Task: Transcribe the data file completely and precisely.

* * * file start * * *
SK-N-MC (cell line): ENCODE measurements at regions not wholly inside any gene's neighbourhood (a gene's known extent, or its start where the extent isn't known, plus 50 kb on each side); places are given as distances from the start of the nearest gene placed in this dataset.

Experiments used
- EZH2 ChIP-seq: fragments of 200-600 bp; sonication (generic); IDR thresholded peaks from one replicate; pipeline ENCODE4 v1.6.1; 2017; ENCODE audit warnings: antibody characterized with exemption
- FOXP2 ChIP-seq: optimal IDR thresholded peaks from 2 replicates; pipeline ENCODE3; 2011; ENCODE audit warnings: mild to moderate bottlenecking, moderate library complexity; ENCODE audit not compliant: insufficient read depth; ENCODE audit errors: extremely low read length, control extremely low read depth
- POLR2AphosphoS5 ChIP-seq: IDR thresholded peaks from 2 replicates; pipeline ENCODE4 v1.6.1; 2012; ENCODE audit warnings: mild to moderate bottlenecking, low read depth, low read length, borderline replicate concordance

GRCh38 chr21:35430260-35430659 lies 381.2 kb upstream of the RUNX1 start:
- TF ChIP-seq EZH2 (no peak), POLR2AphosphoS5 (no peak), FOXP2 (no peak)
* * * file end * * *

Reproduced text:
SK-N-MC (cell line): ENCODE measurements at regions not wholly inside any gene's neighbourhood (a gene's known extent, or its start where the extent isn't known, plus 50 kb on each side); places are given as distances from the start of the nearest gene placed in this dataset.

Experiments used
- EZH2 ChIP-seq: fragments of 200-600 bp; sonication (generic); IDR thresholded peaks from one replicate; pipeline ENCODE4 v1.6.1; 2017; ENCODE audit warnings: antibody characterized with exemption
- FOXP2 ChIP-seq: optimal IDR thresholded peaks from 2 replicates; pipeline ENCODE3; 2011; ENCODE audit warnings: mild to moderate bottlenecking, moderate library complexity; ENCODE audit not compliant: insufficient read depth; ENCODE audit errors: extremely low read length, control extremely low read depth
- POLR2AphosphoS5 ChIP-seq: IDR thresholded peaks from 2 replicates; pipeline ENCODE4 v1.6.1; 2012; ENCODE audit warnings: mild to moderate bottlenecking, low read depth, low read length, borderline replicate concordance

GRCh38 chr21:35430260-35430659 lies 381.2 kb upstream of the RUNX1 start:
- TF ChIP-seq EZH2 (no peak), POLR2AphosphoS5 (no peak), FOXP2 (no peak)